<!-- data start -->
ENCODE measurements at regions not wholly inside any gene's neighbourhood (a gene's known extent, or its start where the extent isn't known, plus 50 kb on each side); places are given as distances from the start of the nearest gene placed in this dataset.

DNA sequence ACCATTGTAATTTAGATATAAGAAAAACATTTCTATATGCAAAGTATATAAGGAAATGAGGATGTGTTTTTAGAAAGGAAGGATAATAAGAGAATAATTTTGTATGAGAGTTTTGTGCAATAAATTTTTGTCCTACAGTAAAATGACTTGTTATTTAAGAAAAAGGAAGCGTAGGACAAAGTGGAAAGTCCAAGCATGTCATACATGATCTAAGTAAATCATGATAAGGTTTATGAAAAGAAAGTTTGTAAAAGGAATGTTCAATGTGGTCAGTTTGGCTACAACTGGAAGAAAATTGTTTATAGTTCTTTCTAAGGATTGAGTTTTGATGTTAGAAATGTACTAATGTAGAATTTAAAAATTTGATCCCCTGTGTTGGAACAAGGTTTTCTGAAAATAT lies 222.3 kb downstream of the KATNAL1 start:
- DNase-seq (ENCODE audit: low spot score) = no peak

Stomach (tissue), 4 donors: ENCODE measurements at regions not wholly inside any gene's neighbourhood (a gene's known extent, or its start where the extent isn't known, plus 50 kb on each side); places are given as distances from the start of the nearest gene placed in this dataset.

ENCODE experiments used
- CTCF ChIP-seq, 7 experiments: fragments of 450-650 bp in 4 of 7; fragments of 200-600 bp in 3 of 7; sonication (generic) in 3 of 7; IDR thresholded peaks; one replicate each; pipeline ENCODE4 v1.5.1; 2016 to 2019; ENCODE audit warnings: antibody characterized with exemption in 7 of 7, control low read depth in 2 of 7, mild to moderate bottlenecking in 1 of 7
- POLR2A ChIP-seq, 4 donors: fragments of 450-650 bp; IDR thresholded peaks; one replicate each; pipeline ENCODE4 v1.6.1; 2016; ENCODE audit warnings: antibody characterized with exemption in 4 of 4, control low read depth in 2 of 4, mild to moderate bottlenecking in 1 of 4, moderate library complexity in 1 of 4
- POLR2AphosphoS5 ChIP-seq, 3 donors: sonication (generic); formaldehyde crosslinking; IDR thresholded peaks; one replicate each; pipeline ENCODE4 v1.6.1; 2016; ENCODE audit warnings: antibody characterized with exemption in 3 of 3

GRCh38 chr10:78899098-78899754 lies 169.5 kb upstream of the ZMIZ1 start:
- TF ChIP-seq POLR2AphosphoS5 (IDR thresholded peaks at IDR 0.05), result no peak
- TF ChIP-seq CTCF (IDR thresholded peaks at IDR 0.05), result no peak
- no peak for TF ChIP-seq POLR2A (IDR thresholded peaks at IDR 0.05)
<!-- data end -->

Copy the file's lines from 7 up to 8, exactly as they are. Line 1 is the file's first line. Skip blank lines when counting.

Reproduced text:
- POLR2A ChIP-seq, 4 donors: fragments of 450-650 bp; IDR thresholded peaks; one replicate each; pipeline ENCODE4 v1.6.1; 2016; ENCODE audit warnings: antibody characterized with exemption in 4 of 4, control low read depth in 2 of 4, mild to moderate bottlenecking in 1 of 4, moderate library complexity in 1 of 4
- POLR2AphosphoS5 ChIP-seq, 3 donors: sonication (generic); formaldehyde crosslinking; IDR thresholded peaks; one replicate each; pipeline ENCODE4 v1.6.1; 2016; ENCODE audit warnings: antibody characterized with exemption in 3 of 3